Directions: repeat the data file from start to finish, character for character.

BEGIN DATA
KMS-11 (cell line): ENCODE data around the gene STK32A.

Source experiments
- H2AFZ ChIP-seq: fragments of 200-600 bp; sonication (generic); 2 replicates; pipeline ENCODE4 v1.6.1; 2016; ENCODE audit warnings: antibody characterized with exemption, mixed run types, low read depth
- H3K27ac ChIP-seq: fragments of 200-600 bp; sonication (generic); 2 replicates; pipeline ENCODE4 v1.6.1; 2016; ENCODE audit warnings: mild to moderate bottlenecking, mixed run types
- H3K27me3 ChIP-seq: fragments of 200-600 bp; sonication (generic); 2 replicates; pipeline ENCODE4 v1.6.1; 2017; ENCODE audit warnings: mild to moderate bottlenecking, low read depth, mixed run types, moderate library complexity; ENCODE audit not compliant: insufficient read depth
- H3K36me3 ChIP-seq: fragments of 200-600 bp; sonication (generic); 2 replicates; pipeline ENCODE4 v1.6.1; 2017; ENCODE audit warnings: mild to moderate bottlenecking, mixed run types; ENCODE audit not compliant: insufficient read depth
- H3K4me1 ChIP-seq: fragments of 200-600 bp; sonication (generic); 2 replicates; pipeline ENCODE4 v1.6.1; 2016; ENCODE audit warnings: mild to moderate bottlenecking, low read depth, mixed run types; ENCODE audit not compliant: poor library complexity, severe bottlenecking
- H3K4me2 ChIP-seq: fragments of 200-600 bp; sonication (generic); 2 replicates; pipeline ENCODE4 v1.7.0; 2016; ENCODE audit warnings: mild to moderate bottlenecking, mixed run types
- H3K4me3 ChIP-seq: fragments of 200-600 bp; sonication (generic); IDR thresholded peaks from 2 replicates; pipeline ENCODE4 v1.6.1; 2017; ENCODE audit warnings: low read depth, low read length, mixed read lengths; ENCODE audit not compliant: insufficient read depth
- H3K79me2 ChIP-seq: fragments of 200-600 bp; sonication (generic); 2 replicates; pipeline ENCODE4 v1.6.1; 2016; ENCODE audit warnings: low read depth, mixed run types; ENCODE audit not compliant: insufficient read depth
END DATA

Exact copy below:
KMS-11 (cell line): ENCODE data around the gene STK32A.

Source experiments
- H2AFZ ChIP-seq: fragments of 200-600 bp; sonication (generic); 2 replicates; pipeline ENCODE4 v1.6.1; 2016; ENCODE audit warnings: antibody characterized with exemption, mixed run types, low read depth
- H3K27ac ChIP-seq: fragments of 200-600 bp; sonication (generic); 2 replicates; pipeline ENCODE4 v1.6.1; 2016; ENCODE audit warnings: mild to moderate bottlenecking, mixed run types
- H3K27me3 ChIP-seq: fragments of 200-600 bp; sonication (generic); 2 replicates; pipeline ENCODE4 v1.6.1; 2017; ENCODE audit warnings: mild to moderate bottlenecking, low read depth, mixed run types, moderate library complexity; ENCODE audit not compliant: insufficient read depth
- H3K36me3 ChIP-seq: fragments of 200-600 bp; sonication (generic); 2 replicates; pipeline ENCODE4 v1.6.1; 2017; ENCODE audit warnings: mild to moderate bottlenecking, mixed run types; ENCODE audit not compliant: insufficient read depth
- H3K4me1 ChIP-seq: fragments of 200-600 bp; sonication (generic); 2 replicates; pipeline ENCODE4 v1.6.1; 2016; ENCODE audit warnings: mild to moderate bottlenecking, low read depth, mixed run types; ENCODE audit not compliant: poor library complexity, severe bottlenecking
- H3K4me2 ChIP-seq: fragments of 200-600 bp; sonication (generic); 2 replicates; pipeline ENCODE4 v1.7.0; 2016; ENCODE audit warnings: mild to moderate bottlenecking, mixed run types
- H3K4me3 ChIP-seq: fragments of 200-600 bp; sonication (generic); IDR thresholded peaks from 2 replicates; pipeline ENCODE4 v1.6.1; 2017; ENCODE audit warnings: low read depth, low read length, mixed read lengths; ENCODE audit not compliant: insufficient read depth
- H3K79me2 ChIP-seq: fragments of 200-600 bp; sonication (generic); 2 replicates; pipeline ENCODE4 v1.6.1; 2016; ENCODE audit warnings: low read depth, mixed run types; ENCODE audit not compliant: insufficient read depth